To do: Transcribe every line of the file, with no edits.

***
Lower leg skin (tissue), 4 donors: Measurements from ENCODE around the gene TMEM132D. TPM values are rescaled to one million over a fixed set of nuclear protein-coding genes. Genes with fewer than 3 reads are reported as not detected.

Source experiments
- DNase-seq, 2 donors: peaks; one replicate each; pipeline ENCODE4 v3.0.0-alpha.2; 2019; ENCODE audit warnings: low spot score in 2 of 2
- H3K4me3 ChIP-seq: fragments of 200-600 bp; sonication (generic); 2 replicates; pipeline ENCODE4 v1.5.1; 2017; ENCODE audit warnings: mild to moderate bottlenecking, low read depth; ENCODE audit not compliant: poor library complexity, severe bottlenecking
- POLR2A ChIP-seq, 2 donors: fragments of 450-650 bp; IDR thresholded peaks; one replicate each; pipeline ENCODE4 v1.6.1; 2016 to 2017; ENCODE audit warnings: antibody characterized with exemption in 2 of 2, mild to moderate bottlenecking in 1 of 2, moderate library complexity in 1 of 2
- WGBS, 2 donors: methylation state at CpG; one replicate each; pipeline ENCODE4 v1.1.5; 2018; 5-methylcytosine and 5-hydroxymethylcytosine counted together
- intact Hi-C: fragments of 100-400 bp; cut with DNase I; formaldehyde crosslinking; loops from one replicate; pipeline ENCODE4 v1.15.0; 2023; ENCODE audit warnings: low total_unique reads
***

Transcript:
Lower leg skin (tissue), 4 donors: Measurements from ENCODE around the gene TMEM132D. TPM values are rescaled to one million over a fixed set of nuclear protein-coding genes. Genes with fewer than 3 reads are reported as not detected.

Source experiments
- DNase-seq, 2 donors: peaks; one replicate each; pipeline ENCODE4 v3.0.0-alpha.2; 2019; ENCODE audit warnings: low spot score in 2 of 2
- H3K4me3 ChIP-seq: fragments of 200-600 bp; sonication (generic); 2 replicates; pipeline ENCODE4 v1.5.1; 2017; ENCODE audit warnings: mild to moderate bottlenecking, low read depth; ENCODE audit not compliant: poor library complexity, severe bottlenecking
- POLR2A ChIP-seq, 2 donors: fragments of 450-650 bp; IDR thresholded peaks; one replicate each; pipeline ENCODE4 v1.6.1; 2016 to 2017; ENCODE audit warnings: antibody characterized with exemption in 2 of 2, mild to moderate bottlenecking in 1 of 2, moderate library complexity in 1 of 2
- WGBS, 2 donors: methylation state at CpG; one replicate each; pipeline ENCODE4 v1.1.5; 2018; 5-methylcytosine and 5-hydroxymethylcytosine counted together
- intact Hi-C: fragments of 100-400 bp; cut with DNase I; formaldehyde crosslinking; loops from one replicate; pipeline ENCODE4 v1.15.0; 2023; ENCODE audit warnings: low total_unique reads